A Tale of Two Thanksgivings

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Pumpkins by stevenW6, Flickr

Today is Thanksgiving Day in Canada – seven weeks earlier than American Thanksgiving, and way too soon to be considered a logical extension of the holiday shopping season. No doubt our hasty celebration of Thanksgiving has something to do with the shorter growing season and earlier harvest provided by our more northerly latitude. Proclaimed by Parliament in 1879 as "a day of General Thanksgiving,” the celebration was not tied to the second Monday in October until 1957. The origins of Thanksgiving in Canada are variously credited to Martin Frobisher, who gave thanks for the well-being of his crew in the Eastern Arctic in 1578; Loyalists who brought the celebration to Halifax, Nova Scotia in the 1750s; and a natural adoption of the European history of harvest celebrations.[1]

The antecedents of Thanksgiving Day in the United States are equally varied, springing from a combination of traditional English and European harvest celebrations, rituals of thanksgiving celebrated by the Wampanoag and other indigenous people, and of course the solemn religious observances of the Pilgrims and Puritans. Just as in Canada, it took some time for the United States to establish Thanksgiving as a national holiday. The first national American Thanksgiving Day was proclaimed in 1777. Later, Presidents Washington, Adams, Munroe and Lincoln also proclaimed a national Thanksgiving Day holiday—but only one year at a time. American Thanksgiving didn’t become an established annual holiday until Franklin Delano Roosevelt claimed the next-to-the-last Thursday of November for it and, in 1941, Congress subsequently established the fourth Thursday of November as an annual national day of Thanksgiving.[2]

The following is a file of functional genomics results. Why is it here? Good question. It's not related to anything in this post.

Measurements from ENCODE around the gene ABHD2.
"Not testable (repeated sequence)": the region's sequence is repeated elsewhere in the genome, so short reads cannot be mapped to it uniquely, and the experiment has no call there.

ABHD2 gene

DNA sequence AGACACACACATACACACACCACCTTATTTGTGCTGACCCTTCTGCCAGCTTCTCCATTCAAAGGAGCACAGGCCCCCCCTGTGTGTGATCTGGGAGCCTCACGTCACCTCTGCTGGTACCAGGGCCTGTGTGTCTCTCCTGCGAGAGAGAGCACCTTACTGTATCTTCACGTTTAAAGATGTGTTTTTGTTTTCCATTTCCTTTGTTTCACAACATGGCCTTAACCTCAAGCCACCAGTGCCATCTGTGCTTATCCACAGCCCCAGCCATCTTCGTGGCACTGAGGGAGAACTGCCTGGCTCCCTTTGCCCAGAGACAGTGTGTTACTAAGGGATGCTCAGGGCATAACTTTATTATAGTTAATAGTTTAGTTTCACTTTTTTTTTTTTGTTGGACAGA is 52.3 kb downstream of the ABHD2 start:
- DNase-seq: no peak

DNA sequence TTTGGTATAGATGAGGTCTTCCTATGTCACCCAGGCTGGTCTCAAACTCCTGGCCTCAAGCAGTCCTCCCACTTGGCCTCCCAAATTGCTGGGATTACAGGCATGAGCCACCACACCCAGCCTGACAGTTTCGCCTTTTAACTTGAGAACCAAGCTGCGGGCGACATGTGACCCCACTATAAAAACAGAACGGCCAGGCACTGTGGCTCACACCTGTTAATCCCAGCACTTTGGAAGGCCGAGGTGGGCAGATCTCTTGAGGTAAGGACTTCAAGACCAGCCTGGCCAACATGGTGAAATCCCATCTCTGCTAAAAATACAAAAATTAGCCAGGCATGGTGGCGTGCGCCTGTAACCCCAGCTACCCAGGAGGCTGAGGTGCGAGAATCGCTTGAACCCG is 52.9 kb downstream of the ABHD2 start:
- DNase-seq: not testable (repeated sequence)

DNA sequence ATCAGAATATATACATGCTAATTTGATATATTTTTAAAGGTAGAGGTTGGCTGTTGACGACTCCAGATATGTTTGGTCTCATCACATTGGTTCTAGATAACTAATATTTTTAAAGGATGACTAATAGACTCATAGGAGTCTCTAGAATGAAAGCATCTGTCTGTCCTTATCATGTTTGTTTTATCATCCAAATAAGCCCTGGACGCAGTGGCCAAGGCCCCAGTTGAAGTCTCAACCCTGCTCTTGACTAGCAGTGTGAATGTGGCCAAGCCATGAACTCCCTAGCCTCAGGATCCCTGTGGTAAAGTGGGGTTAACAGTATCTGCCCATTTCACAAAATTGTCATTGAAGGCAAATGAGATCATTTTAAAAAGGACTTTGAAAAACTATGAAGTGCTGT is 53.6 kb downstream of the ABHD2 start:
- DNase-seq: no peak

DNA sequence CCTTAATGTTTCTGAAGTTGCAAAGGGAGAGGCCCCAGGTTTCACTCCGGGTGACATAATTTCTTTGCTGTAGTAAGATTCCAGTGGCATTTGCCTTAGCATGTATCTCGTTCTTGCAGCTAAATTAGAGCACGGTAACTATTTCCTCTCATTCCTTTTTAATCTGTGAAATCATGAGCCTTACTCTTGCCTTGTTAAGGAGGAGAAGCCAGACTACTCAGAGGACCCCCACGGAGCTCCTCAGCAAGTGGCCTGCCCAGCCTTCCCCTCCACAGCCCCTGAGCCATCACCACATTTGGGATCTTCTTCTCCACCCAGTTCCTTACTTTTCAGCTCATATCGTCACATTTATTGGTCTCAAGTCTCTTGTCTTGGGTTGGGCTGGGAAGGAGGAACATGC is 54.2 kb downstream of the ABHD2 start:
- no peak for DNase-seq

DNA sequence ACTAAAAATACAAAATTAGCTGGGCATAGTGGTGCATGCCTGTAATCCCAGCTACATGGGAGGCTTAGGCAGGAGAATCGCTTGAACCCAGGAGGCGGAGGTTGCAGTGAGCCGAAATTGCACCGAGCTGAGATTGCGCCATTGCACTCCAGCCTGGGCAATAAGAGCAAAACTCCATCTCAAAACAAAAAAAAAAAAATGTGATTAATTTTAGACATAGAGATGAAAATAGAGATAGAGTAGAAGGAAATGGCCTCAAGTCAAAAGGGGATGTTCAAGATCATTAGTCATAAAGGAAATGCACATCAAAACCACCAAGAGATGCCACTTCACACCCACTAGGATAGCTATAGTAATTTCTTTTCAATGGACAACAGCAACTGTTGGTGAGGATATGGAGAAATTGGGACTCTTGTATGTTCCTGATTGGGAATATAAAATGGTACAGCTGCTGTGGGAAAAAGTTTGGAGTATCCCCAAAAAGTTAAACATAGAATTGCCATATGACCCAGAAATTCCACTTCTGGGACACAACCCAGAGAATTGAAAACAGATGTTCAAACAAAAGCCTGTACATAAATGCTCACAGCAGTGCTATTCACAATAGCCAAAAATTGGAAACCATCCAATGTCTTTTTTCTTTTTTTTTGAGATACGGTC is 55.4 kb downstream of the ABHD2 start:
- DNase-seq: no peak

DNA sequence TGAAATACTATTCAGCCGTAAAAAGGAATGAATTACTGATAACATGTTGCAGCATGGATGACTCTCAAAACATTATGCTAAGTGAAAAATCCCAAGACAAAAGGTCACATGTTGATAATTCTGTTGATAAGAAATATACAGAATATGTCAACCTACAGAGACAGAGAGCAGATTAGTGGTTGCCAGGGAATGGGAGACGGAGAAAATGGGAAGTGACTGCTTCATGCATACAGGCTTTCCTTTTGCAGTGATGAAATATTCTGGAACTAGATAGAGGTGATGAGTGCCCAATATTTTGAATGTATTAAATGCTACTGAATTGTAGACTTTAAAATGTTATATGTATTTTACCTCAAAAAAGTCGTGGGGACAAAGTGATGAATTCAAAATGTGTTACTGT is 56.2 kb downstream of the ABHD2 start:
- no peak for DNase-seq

Regardless of the history of our respective Thanksgiving Days, there is merit in setting aside at least one day in the year to be thankful because gratitude is good for us.

So, in celebration of Canadian Thanksgiving, and in anticipation of American Thanksgiving, may we always have much to be thankful for—even if it’s the less obvious stuff!  


Be Thankful

Be thankful that you don’t already have everything you desire.
If you did, what would there be to look forward to?

Be thankful when you don’t know something
For it gives you the opportunity to learn.

Be thankful for the difficult times.
During those times you grow.

Be thankful for your limitations
Because they give you opportunities for improvement.

Be thankful for each new challenge
Because it will build your strength and character.

Be thankful for your mistakes
They will teach you valuable lessons.

Be thankful when you’re tired and weary
Because it means you’ve made a difference.

It is easy to be thankful for the good things.
A life of rich fulfillment comes to those who are
also thankful for the setbacks.

GRATITUDE can turn a negative into a positive.
Find a way to be thankful for your troubles
and they can become your blessings.


Author Unknown


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